Applying the teachings of Mergens to the facts of this case, the defendants' leasing of its school auditorium to the Purposeful Life Group clearly does not violate any of the prongs of the Lemon test. First, as defendant Pegan's affidavit makes clear, the school board maintains an "open forum policy" towards all civic, private and student groups, both religious and nonreligious, which seek to use its facilities during noninstructional hours. See Pegan Aff. at ¶¶ 16-18 & Exhibit C;*fn12 cf. Verbena United Methodist Church v. Chilton County Bd. of Educ., 765 F. Supp. 704 (M.D.Ala. 1991) (school auditorium found to be state designated public forum where evidence showed that Board's policy was to allow virtually any group to lease it). As the Court noted in Widmar v. Vincent, 454 U.S. 263, 102 S.Ct. 269, 70 L.Ed.2d 440 (1981), such a nondiscriminatory "equal access" policy has a secular purpose insofar as it is presumptively based on a notion of neutrality towards all views rather endorsement of one particular view.*fn13 102 S.Ct. at 275; see also Mergens, 110 S.Ct. at 2370-71.

Second, allowing the baccalaureate service to occur in school auditorium under the circumstances of this case will not have the primary effect of advancing religion. In cases such as this which involve schoolchildren, the operative inquiry in this regard is whether "an objective observer in the position of a secondary school student will perceive official school support" for the religious activity in question. Mergens, 110 S.Ct. at 2371; see also Wallace v. Jaffree, 472 U.S. 38, 66 n. 9, 105 S.Ct. 2479, 2495 n. 9, 86 L.Ed.2d 29 (1985).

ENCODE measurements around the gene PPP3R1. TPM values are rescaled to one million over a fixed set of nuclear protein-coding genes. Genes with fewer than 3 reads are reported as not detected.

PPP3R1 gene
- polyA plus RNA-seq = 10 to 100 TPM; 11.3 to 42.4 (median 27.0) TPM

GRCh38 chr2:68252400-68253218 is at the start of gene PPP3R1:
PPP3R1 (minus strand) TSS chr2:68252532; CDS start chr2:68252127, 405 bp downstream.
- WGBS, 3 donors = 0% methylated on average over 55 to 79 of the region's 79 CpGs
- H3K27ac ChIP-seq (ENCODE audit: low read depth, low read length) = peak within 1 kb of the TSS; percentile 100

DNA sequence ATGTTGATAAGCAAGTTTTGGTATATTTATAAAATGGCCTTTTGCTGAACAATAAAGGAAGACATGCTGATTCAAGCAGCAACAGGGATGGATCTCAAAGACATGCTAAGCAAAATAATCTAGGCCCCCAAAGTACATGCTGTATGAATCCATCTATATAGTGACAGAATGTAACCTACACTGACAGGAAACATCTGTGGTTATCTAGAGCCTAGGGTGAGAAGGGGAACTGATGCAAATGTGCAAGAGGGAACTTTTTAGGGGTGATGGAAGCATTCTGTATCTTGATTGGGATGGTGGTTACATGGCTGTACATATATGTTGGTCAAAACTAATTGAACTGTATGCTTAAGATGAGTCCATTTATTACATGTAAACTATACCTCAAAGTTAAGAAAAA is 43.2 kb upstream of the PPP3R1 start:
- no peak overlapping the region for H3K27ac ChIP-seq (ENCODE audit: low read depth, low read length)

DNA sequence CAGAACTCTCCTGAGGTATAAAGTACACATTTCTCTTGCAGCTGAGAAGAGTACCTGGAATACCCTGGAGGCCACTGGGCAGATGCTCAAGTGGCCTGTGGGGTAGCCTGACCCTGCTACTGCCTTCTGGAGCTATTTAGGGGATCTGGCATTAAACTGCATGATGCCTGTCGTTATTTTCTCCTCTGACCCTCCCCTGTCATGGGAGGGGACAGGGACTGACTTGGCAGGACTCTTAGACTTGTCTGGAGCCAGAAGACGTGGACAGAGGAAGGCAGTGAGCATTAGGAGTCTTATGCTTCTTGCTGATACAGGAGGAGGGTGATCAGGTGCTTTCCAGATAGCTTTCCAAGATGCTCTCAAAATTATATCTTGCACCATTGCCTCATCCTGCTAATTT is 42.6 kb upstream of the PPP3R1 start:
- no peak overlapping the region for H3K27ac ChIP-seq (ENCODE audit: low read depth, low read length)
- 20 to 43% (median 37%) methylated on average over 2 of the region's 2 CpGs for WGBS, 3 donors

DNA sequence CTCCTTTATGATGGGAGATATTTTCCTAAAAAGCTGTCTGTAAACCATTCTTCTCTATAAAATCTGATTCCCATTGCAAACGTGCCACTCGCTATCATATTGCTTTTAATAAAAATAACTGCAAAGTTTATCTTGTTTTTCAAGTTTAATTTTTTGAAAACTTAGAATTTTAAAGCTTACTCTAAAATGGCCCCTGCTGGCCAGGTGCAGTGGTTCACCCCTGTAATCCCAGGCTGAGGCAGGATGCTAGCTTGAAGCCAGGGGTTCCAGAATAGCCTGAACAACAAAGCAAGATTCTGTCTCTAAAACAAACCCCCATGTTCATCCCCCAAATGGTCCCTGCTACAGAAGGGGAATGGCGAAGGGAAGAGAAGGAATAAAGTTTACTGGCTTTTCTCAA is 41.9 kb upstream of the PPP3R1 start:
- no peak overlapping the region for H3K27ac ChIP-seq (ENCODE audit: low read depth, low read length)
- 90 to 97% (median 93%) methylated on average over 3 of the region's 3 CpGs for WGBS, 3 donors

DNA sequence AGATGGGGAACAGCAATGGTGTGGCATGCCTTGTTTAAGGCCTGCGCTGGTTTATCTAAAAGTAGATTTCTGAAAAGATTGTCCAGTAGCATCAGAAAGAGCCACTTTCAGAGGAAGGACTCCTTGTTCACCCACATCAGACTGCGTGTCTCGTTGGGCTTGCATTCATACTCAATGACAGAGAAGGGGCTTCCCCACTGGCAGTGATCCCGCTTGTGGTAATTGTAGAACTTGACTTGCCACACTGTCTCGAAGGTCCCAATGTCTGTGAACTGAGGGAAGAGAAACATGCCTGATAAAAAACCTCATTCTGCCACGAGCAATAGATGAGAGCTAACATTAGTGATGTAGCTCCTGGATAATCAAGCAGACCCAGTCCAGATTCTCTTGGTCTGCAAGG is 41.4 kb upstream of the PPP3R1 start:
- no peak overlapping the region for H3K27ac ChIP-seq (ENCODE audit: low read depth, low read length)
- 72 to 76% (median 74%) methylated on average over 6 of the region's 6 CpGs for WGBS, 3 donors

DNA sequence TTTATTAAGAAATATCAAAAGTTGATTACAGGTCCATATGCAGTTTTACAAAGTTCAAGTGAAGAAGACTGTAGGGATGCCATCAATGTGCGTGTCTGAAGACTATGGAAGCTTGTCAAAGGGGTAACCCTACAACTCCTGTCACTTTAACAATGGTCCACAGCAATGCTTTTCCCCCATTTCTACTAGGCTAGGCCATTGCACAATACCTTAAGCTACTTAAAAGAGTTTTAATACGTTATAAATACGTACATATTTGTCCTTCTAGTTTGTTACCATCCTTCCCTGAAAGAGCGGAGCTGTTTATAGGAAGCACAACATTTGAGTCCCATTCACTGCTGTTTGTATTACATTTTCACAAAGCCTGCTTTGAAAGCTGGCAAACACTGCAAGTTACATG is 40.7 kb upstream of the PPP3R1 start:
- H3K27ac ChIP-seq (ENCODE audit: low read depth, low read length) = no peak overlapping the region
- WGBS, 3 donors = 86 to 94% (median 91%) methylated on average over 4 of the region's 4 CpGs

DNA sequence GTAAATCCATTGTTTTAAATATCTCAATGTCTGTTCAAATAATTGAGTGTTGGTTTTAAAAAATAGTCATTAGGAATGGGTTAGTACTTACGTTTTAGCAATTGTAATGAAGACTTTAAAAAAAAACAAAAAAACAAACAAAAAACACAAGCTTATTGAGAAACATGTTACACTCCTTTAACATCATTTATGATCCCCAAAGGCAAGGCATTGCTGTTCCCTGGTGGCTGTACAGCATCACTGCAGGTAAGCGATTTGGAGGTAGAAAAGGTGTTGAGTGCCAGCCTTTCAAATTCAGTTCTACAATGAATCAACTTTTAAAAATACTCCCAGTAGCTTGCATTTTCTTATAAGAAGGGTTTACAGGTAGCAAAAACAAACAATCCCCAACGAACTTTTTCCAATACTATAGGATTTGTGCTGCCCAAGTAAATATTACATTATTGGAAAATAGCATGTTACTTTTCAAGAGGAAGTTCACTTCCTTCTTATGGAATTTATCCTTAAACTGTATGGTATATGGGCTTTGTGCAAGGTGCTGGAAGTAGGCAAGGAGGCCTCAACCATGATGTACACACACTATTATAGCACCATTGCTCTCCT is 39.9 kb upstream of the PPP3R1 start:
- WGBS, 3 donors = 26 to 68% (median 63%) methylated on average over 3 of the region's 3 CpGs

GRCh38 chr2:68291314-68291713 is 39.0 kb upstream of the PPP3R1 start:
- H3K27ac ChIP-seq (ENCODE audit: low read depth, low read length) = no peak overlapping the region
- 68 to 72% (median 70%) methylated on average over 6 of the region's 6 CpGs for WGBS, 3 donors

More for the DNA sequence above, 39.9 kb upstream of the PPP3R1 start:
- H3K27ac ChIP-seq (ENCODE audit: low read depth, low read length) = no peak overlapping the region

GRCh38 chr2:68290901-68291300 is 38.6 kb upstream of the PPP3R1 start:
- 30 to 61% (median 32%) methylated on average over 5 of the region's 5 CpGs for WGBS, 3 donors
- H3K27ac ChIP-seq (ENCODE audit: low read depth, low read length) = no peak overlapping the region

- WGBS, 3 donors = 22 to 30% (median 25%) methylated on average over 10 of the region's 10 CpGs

At this juncture, the school board has already formally and publicly dissociated itself from the baccalaureate service, has canceled its prior order for programs and has refused to lend any financial support, either direct or indirect, to assist the Purposeful Life Group in its sponsorship of the event. In addition to these actions, the defendants, along with members of the Purposeful Life Group, have also indicated that while board members and faculty have been invited to attend the baccalaureate, no "district personnel are involved in any aspect of the service, either in their capacities as District employees or . . . in their personal, individual capacities." Pegan Aff. at ¶ 15; see also Popp Aff. at ¶ 14; see Mergens, 110 S.Ct. at 2372 ("To the extent a school makes clear that its recognition of . . . proposed club is not an endorsement of the views of the club's participants, students will reasonably understand that the school's official recognition of the club evinces neutrality toward, rather than endorsement of, religious speech.") Taken together, such conduct by all those involved in the baccalaureate is sufficient to dispel any impression in the minds of students of state sponsorship, cf. Verbena, supra, and, at any rate, is a far cry from those types of practices and circumstances which have been found in other cases to run afoul of the Establishment Clause. Cf. Weisman v. Lee, 908 F.2d 1090 (1st Cir. 1990) (benediction delivered by clergy at public school graduation violates Establishment Clause), cert. granted, ___ U.S. ___, 111 S.Ct. 1305, 113 L.Ed.2d 240; Jager v. Douglas Cty School Dist., 862 F.2d 824 (11th Cir. 1989) (religious invocations prior to home football games which were sponsored by school and which were delivered by teachers violates prohibition against church and state).

I need devote little discussion to the applicability of Lemon's third and final prong. Suffice it to say that the minimal role the defendants will have in the "custodial oversight" of the baccalaureate service will not cause an impermissible entanglement between church and state. Mergens, 110 S.Ct. at 2373. Because the plaintiffs have failed to demonstrate on the record before me any grounds for preliminary injunctive relief, this motion is denied.

3. Defendants' Motion to Dismiss

In support of their motion to dismiss, the defendants argue that they are both constitutionally as well as statutorily compelled under the Equal Access Act to permit the Purposeful Life Group to hold the baccalaureate service in the school auditorium. However, because the plaintiffs have not had the requisite opportunity to respond to defendants' motion and further because the record is incomplete at this stage, the defendants' motion to dismiss is denied as premature.

ALL OF THE ABOVE IS SO ORDERED.